Tag Archives: truth

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I’m struck that commentators still fail to add a disclaimer — distinguishing between news and speculation. The real story here is us — namely, the nature of poor news coverage and the desire to skewer someone as soon as possible.

Whether this was accidental, willful ignorance, or purposeful, we as the public simply don’t know. In any case, there are far more possibilities than commentators would have us think.
My guess, and only a guess, is simply that no one checked the air pressure at all — just like we don’t empirically test balls in other sports.

Many merely assumed that everything was okay. If that’s the case, then ethically, negligence has always been considered a lesser offense than conspiracy.

There was a safe assumption (because few honestly cared), and according to Brady, the balls were randomly selected out of a bag. This process was described by Drew Bledsoe (Brady’s predecessor and former rival) during an interview today, and there’d be no reason to stop this process of random selection. The QB reaches in a bag and selects the ones he likes; no NFL quarterback has an air pressure gauge in his back pocket to test each football. He assumes.

Again, that’s not to excuse anyone — merely to remind us that the media is not exactly known for being perfect. In the meantime, we might guess, but we should hold back judgment. Maybe my guess is way off, but at least I label it as a guess. We should demand that reporters do the same.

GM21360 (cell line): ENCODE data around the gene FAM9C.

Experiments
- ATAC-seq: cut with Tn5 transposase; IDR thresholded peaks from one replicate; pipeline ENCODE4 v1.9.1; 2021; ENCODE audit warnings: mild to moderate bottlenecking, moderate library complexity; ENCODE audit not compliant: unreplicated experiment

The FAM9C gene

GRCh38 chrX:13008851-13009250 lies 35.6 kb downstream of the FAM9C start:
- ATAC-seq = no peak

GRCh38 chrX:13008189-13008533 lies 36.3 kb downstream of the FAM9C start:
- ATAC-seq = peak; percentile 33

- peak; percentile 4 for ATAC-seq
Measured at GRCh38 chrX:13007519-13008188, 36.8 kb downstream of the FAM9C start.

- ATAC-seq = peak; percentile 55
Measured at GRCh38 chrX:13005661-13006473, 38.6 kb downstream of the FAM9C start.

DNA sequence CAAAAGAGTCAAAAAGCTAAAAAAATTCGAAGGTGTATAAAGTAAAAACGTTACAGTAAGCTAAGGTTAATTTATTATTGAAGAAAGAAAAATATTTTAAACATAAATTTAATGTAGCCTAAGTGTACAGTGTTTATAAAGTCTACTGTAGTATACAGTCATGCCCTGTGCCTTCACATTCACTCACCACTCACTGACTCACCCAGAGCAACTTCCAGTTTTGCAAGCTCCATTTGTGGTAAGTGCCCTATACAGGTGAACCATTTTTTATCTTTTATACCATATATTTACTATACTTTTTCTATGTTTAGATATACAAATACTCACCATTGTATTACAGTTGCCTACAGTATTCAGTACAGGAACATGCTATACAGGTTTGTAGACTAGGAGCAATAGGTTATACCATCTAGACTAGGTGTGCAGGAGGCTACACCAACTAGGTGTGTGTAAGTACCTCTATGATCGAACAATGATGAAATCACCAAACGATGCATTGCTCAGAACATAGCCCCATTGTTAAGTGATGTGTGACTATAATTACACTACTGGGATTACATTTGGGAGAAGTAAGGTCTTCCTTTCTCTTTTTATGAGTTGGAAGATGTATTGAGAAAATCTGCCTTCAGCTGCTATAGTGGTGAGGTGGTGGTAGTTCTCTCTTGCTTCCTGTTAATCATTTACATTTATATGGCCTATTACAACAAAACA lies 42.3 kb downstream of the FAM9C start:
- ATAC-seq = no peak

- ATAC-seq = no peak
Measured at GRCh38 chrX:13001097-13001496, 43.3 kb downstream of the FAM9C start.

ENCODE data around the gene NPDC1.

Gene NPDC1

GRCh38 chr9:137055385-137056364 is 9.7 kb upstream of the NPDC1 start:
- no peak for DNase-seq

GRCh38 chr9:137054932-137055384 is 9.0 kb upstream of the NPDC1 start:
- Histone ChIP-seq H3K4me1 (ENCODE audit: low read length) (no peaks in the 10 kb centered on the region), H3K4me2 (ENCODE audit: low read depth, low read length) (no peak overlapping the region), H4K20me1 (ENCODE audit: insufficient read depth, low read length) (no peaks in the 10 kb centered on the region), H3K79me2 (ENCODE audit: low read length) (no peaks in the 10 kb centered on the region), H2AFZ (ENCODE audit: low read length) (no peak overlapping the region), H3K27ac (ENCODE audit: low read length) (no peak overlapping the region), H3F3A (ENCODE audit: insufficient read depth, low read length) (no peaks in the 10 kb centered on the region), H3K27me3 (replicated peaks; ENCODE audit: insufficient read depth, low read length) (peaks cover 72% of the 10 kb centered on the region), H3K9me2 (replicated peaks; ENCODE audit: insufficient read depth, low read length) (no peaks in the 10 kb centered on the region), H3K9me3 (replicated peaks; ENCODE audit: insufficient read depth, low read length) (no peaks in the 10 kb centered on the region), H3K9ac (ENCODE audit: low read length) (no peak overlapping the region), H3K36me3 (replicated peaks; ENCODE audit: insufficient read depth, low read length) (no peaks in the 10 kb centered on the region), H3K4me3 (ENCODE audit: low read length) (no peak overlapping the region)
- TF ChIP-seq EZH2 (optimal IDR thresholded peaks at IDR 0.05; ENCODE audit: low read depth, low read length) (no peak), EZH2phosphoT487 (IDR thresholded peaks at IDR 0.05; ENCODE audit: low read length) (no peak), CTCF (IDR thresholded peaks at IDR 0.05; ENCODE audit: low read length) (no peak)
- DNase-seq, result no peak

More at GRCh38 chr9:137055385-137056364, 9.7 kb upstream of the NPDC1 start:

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When it comes to truth, creativity can be disastrous.

My son, for example, used to think that he could leap off a balcony and fly. He really believed he was a superhero, so thankfully, we had a chance to correct him before he tried! Although it was a creative idea, without a doubt, my son had no say when it came to the truth of gravity.

Contrary to popular opinion, truth is not “wiki” or open source, where everyone has an input; nor is it democratic, where the majority rules. Some truths remain the same, no matter what, such as 2+2=4. And our opinions, no matter how brilliant, do not change everlasting truth.

For that reason, when it comes to creativity & theology, it is not our place to create our own truth about God. That is not our responsibility, nor do we have the ability to do so. God remains the same, no matter what we think about Him.

Therefore, creativity & theology do not construct, but uncover truth — as an artist chisels away stone to reveal something previously unseen. For the Christian artist, the content of truth remains constant, but the presentation of that truth that may change. In the case of the sculptor, the rock has always been there, but the shaping of the rock expresses truth in a different way (e.g., visual representation rather than philosophical argument).

As David Fitch and others are pointing out, truth can be communicated in many different ways. Many of us are caught in a modernist mindset and are hesitant to consider other expressions of truth. However, although we are comfortable with scientific facts and logical propositions, we need not limit ourselves to those. We can be creative and discover God in more ways than through our intellect.